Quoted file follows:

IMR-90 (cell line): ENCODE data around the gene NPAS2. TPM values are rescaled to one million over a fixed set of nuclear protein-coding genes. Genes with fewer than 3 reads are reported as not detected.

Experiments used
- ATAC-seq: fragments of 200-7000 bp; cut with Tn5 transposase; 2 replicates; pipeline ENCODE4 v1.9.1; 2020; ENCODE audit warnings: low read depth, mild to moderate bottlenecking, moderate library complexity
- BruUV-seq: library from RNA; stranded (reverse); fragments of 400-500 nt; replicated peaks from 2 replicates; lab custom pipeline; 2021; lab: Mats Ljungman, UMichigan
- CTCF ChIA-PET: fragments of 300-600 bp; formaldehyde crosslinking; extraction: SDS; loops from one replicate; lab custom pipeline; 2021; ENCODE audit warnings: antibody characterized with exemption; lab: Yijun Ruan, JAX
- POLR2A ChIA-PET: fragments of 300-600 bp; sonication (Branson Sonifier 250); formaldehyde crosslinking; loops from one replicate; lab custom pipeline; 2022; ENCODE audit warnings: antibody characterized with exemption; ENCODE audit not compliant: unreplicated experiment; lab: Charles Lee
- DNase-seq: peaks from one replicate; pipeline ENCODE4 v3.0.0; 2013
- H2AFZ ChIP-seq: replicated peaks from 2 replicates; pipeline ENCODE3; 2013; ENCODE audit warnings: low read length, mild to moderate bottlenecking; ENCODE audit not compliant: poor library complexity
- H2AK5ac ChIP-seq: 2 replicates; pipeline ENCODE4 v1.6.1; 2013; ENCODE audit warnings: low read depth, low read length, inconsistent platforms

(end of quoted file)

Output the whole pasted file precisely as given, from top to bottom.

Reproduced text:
IMR-90 (cell line): ENCODE data around the gene NPAS2. TPM values are rescaled to one million over a fixed set of nuclear protein-coding genes. Genes with fewer than 3 reads are reported as not detected.

Experiments used
- ATAC-seq: fragments of 200-7000 bp; cut with Tn5 transposase; 2 replicates; pipeline ENCODE4 v1.9.1; 2020; ENCODE audit warnings: low read depth, mild to moderate bottlenecking, moderate library complexity
- BruUV-seq: library from RNA; stranded (reverse); fragments of 400-500 nt; replicated peaks from 2 replicates; lab custom pipeline; 2021; lab: Mats Ljungman, UMichigan
- CTCF ChIA-PET: fragments of 300-600 bp; formaldehyde crosslinking; extraction: SDS; loops from one replicate; lab custom pipeline; 2021; ENCODE audit warnings: antibody characterized with exemption; lab: Yijun Ruan, JAX
- POLR2A ChIA-PET: fragments of 300-600 bp; sonication (Branson Sonifier 250); formaldehyde crosslinking; loops from one replicate; lab custom pipeline; 2022; ENCODE audit warnings: antibody characterized with exemption; ENCODE audit not compliant: unreplicated experiment; lab: Charles Lee
- DNase-seq: peaks from one replicate; pipeline ENCODE4 v3.0.0; 2013
- H2AFZ ChIP-seq: replicated peaks from 2 replicates; pipeline ENCODE3; 2013; ENCODE audit warnings: low read length, mild to moderate bottlenecking; ENCODE audit not compliant: poor library complexity
- H2AK5ac ChIP-seq: 2 replicates; pipeline ENCODE4 v1.6.1; 2013; ENCODE audit warnings: low read depth, low read length, inconsistent platforms